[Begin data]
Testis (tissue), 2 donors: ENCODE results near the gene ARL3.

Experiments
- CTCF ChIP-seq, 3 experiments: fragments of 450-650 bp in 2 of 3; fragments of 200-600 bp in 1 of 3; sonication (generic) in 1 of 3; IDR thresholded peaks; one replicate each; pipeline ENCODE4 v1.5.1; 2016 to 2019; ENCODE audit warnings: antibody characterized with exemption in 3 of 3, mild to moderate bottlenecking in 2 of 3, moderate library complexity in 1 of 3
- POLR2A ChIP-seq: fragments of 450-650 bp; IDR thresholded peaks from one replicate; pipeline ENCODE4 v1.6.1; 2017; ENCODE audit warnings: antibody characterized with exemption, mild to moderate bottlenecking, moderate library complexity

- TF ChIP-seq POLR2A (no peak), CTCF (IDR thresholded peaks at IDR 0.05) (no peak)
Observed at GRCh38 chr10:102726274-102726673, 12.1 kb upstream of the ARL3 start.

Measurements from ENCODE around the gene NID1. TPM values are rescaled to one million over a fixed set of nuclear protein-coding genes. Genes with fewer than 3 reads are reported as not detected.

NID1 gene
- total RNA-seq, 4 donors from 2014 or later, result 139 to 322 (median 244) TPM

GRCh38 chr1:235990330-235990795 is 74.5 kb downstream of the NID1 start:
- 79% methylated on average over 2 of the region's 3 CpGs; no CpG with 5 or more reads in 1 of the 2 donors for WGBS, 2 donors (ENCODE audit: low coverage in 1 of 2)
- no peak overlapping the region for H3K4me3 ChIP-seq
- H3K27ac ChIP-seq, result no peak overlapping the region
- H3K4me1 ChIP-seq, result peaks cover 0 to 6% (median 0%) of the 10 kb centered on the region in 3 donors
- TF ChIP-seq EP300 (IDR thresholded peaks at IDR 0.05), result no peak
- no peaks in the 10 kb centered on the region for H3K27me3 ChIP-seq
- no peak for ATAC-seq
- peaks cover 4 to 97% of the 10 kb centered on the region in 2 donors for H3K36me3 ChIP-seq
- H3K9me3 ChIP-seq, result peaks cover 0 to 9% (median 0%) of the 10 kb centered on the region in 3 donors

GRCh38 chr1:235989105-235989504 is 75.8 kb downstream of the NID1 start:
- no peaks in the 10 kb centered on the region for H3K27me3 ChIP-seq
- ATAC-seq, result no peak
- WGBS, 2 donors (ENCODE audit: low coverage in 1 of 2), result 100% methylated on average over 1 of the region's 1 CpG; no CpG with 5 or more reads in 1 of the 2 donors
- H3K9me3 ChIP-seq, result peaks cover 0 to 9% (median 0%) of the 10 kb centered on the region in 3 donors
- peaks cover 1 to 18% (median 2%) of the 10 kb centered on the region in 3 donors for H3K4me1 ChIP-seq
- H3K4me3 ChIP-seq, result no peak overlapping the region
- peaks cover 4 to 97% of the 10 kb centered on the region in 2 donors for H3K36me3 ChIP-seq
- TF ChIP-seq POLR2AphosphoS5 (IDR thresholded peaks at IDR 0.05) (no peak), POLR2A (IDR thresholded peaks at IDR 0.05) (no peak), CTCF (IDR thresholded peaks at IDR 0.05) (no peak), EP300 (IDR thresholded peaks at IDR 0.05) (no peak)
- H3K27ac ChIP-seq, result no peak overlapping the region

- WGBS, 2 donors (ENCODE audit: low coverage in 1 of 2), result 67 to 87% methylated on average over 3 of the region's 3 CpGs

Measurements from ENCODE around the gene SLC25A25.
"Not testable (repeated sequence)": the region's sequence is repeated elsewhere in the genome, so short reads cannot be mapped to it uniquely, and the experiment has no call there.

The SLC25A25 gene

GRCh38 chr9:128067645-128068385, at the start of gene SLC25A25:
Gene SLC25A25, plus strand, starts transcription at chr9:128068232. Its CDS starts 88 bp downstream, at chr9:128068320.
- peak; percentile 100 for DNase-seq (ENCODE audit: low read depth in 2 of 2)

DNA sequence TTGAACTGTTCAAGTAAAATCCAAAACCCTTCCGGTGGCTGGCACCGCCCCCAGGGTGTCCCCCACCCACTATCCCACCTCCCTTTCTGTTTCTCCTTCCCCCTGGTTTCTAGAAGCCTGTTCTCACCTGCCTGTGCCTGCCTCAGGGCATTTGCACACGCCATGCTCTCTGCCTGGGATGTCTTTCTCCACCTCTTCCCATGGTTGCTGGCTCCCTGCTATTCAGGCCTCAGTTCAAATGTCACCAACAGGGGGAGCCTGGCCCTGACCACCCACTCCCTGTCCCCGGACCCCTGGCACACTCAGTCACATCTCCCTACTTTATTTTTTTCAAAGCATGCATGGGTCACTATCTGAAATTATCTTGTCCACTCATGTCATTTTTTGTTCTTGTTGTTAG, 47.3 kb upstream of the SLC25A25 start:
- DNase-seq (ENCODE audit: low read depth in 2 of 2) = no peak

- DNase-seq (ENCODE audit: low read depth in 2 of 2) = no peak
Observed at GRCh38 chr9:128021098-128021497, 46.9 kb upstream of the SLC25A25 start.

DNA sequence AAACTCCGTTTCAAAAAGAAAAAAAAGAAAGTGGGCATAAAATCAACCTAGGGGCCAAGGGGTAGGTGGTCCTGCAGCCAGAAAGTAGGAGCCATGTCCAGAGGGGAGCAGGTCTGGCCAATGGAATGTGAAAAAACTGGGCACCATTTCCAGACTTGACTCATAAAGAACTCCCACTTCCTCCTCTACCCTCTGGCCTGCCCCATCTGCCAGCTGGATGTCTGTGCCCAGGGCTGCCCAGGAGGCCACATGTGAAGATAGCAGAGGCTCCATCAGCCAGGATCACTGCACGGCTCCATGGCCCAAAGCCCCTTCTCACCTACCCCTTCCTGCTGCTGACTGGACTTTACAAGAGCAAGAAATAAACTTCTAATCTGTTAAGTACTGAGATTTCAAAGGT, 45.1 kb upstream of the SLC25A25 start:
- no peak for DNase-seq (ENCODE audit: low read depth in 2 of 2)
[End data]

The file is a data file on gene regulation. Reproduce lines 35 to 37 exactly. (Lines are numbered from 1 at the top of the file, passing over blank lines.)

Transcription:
Gene SLC25A25, plus strand, starts transcription at chr9:128068232. Its CDS starts 88 bp downstream, at chr9:128068320.
- peak; percentile 100 for DNase-seq (ENCODE audit: low read depth in 2 of 2)

DNA sequence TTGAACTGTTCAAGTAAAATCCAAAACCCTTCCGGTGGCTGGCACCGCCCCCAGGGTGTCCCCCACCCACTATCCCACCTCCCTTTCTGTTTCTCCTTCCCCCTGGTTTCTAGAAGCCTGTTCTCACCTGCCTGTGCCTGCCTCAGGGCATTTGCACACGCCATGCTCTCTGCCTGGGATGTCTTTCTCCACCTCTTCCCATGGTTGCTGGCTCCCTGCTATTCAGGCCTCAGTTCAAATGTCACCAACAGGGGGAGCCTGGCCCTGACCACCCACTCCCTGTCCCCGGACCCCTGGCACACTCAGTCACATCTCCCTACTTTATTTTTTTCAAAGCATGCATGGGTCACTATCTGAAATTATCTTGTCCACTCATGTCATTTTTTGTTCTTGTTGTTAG, 47.3 kb upstream of the SLC25A25 start: